When people think of Amazon, they think of retail disruption, logistics, and AWS. Few recognize what a giant Amazon is in AI for the simple reason that they do not talk much about it to investors. First one all, in its typical highly-efficient style, Amazon opened up their Q2 call without prepared remarks, so unlike Google, Microsoft and NVIDIA, there is no opportunity to brag about their AI capabilities. In the press release, the only direct mention of machine learning and AI came in bullet number 20: “AWS customers continue to ramp their use of Amazon Machine Learning and Artificial Intelligence services…”
Even sell side analysts do not fully appreciate how important AI is to Amazon. For example, in the Q2 earnings call last month, AI was only mentioned towards the end of the call and it came from a sell side analyst: “As you continue to scale operations and you bring data to bear and robotics and Kivas and AI machine learning, are you finding that kind of new fulfillment center optimization curve is accelerating?” The response from the Director of Investor Relations was essentially a non-response, simply saying “we’re getting more efficient.” Jeff Bezos wasn’t there to let investors know how he truly feels.
According to Paysa, who analyzed “millions of data points”, Amazon is far and away the biggest spender on AI talent. Amazon is spending at almost double what Google is spending, who came in at #2, followed by Microsoft at #3, Facebook at #4 and NVIDIA at #5. We can also see Amazon’s commitment to AI through Jeff Bezos’s letters and interviews. For example, in Jeff Bezos’s latest letter to shareholders, Bezos wrote:
“These big trends are not that hard to spot (they get talked and written about a lot), but they can be strangely hard for large organizations to embrace. We’re in the middle of an obvious one right now: machine learning and artificial intelligence… At Amazon, we’ve been engaged in the practical application of machine learning for many years now… much of what we do with machine learning happens beneath the surface.”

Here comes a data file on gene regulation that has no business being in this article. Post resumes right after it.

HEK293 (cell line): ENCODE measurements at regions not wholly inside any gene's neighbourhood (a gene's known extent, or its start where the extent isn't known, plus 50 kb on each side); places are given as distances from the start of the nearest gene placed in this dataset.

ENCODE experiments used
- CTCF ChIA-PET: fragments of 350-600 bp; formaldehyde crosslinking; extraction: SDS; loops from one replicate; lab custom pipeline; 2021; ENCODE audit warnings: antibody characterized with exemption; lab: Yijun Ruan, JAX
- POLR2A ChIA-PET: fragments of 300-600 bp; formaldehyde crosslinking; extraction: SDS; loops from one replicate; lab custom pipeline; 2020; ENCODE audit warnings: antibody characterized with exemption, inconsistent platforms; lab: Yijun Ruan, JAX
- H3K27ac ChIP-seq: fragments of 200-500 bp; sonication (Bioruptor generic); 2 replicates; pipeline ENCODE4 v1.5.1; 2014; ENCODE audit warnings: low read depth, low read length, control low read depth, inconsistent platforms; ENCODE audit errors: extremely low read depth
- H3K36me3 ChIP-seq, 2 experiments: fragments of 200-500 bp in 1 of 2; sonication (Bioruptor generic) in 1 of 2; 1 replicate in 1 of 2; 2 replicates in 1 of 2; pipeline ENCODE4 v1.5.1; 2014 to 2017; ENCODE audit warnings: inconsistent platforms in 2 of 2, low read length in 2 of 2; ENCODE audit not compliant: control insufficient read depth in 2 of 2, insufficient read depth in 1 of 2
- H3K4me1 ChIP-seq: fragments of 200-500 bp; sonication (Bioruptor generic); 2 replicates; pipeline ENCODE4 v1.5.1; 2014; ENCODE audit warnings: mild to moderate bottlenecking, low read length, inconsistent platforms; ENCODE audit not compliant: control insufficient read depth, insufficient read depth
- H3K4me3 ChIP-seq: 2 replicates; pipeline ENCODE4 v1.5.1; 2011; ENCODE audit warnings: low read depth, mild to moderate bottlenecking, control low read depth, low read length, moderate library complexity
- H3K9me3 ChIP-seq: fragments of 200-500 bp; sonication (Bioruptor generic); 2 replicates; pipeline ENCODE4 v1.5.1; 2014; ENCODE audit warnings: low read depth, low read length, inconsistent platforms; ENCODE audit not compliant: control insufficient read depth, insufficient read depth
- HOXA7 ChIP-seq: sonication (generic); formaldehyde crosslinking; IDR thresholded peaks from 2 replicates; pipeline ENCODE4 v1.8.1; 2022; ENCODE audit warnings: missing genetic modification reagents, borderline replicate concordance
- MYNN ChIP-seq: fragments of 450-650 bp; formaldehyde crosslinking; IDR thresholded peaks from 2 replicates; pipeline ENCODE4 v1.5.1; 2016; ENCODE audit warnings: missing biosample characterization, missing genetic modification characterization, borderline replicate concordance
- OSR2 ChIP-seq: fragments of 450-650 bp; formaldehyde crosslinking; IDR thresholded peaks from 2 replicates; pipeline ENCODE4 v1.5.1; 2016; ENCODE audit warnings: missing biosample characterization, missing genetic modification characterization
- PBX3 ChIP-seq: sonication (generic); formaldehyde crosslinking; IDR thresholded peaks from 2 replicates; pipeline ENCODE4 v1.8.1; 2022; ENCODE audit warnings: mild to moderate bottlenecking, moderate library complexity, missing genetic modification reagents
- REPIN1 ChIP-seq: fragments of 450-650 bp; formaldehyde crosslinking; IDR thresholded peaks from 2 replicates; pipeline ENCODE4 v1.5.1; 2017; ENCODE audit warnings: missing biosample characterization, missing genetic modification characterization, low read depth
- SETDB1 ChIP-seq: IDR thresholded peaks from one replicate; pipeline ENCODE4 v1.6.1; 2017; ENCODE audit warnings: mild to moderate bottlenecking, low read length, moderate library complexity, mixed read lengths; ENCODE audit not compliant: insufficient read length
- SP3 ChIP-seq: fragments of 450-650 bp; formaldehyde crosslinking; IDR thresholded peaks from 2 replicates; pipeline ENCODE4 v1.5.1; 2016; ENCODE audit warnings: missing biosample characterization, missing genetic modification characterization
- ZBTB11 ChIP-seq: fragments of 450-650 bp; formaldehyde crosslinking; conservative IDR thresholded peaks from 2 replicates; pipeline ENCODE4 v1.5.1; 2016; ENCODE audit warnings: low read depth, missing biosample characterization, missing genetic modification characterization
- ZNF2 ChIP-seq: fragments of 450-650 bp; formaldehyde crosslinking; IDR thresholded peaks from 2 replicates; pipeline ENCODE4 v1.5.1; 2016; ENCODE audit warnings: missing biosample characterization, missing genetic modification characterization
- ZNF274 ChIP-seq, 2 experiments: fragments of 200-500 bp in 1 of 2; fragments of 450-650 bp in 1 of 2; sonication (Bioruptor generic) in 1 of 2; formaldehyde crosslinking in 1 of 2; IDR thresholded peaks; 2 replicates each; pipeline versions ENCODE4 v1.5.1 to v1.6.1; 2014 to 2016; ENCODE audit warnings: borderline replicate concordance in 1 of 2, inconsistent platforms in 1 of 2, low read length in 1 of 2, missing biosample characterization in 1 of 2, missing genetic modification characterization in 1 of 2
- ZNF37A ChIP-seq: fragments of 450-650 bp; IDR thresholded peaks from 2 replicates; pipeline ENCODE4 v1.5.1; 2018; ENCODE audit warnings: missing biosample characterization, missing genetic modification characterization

Amazon’s AI capabilities should increase its competitive advantage on multiple fronts. For example, Amazon said Kiva robots have cut operating expenses by about 20%, or roughly $22 million in cost savings for each fulfillment center. AI also drives Amazon’s product recommendation engine, which should lead to higher conversion rate and better customer satisfaction. Amazon is also leveraging AI to get into customers’ homes through Alexa (which is the software in home devices such as the Amazon Echo), which should increase purchase frequency. Lowering costs, increasing customer satisfaction, and increasing traffic are all essential elements of Amazon’s flywheel strategy.
Amazon’s stock has been weak since reporting Q2 earnings for what I believeto be unjustified reasons. The market seems concerned with Amazon’s increased investments, which compressed Q2. Consensus estimates projects that Amazon’s 2017 operating margin will contract to 2.0%, down from 3.1% in 2016. While this looks troubling on the surface, the margin compression is driven by investments in infrastructure and, as I have pointed out in this article, investments in key technologies such as AI, which has gone largely unnoticed. These investments should increase Amazon’s competitive advantage over time, which should be welcomed by investors. Thus, I view Amazon’s recent pullback as a buying opportunity.